“Why not?” she said. “Baby, sometimes, you have to ‘why not’ yourself to happiness. Why not praise God? It’s not doing any good to be mad at him. Why not shout praises? It keeps you from crying. Why not say Hallelujah? It keeps your spirit happy. Even when you don’t feel like it, say, ‘Thank you Jesus.’ Just try it. I will send you a little something to tide you over until you can do better.”

“Thank you so much, Grandma. I needed that.”

“I know you did. Talk to you later.” She hung up without another word.

“Just thank him anyway,” I said, repeating my grandmother’s words aloud. “Even if you don’t feel like it.”

I closed my eyes. “Thank you, Jesus,” I whispered. “Thank you, Lord.” The more I said it, the more I meant it. “Thank you, Lord.” I stood up and walked from room to room. “Thank you, Lord!”

Grandma was right. Tears welled up in my eyes. God hadn’t eluded me. I had eluded him because I was mad at my own failures and losses. All this time, the blessing was in thanking him anyway. Now I understood the people at my childhood church. They were not praising God because things were good. They were praising God until things got better.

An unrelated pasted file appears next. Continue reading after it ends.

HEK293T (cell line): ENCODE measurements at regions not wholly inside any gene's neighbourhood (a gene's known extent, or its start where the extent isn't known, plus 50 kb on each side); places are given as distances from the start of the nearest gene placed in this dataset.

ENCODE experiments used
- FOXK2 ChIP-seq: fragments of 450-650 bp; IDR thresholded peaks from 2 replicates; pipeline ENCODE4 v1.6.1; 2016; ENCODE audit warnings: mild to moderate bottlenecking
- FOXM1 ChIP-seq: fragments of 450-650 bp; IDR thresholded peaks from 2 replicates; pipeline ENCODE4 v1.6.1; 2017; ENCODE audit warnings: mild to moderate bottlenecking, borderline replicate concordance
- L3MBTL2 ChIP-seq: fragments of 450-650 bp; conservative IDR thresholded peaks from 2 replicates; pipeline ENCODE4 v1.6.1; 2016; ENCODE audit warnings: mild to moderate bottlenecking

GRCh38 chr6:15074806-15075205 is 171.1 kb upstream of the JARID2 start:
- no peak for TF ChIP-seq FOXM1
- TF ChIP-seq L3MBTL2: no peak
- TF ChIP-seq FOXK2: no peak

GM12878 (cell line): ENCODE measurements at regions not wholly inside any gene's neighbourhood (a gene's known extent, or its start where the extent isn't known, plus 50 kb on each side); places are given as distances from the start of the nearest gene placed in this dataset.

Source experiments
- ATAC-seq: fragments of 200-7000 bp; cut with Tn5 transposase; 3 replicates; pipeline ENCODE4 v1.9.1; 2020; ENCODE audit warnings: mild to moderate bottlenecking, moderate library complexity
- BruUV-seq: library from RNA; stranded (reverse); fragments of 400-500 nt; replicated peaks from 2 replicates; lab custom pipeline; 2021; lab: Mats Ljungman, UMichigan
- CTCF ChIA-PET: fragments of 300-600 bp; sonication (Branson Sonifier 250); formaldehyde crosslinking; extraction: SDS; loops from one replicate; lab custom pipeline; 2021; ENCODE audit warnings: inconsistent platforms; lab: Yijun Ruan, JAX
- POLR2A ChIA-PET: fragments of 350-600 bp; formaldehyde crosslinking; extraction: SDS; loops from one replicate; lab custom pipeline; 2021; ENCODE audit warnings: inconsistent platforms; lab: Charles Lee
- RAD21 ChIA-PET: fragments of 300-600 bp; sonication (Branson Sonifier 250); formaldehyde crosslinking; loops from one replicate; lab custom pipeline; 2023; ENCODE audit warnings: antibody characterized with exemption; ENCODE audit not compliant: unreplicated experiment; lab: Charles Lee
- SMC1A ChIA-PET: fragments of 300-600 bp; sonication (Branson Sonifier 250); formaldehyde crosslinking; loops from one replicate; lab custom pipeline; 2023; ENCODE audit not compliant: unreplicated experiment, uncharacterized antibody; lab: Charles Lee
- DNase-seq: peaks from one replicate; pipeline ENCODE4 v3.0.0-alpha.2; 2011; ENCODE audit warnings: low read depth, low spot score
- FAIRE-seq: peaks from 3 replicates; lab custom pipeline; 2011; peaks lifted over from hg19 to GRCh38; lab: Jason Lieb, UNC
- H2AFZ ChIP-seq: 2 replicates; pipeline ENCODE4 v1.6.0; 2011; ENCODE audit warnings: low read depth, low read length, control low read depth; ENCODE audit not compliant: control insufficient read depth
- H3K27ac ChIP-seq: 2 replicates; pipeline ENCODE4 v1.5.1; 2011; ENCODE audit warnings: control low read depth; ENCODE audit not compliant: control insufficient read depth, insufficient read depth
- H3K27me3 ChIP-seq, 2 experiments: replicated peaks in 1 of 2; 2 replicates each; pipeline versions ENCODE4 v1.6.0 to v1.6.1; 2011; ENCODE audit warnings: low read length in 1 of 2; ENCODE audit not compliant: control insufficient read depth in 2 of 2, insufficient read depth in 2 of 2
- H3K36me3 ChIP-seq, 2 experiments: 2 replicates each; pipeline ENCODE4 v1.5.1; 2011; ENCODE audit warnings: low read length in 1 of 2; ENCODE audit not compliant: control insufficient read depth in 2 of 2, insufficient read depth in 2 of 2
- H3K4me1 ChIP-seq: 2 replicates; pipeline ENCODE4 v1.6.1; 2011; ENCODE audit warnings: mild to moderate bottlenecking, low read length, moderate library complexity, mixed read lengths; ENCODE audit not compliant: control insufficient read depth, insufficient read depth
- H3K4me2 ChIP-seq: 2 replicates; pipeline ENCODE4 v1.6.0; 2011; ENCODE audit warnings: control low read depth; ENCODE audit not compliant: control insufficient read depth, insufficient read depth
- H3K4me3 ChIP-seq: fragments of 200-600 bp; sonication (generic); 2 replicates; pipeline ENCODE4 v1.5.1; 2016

The following Sunday, I decided to go to church. I made the six-hour drive to my hometown to attend church with my grandma. When the pastor called for altar prayer, I followed my grandmother to the front of the pulpit, along with others.

“I just want to say, thank you Lord for all you’ve done!” pastor shouted, with a loud response from the members.

I looked around to see some with their eyes closed but mouths full of praise. Others with their hands in the air, and barely audible.

Why not?

“Thank you Lord!” I said as loud as I could.

Then it happened. As I continued my praise, I felt what I had been looking for all this time. The Holy Spirit. Now I knew just how everyone else felt when they found their own personal peace with God, and it was wonderful.

My grandmother looked at me and smiled. She knew I was having a “why not?” moment.

~Joyce Terrell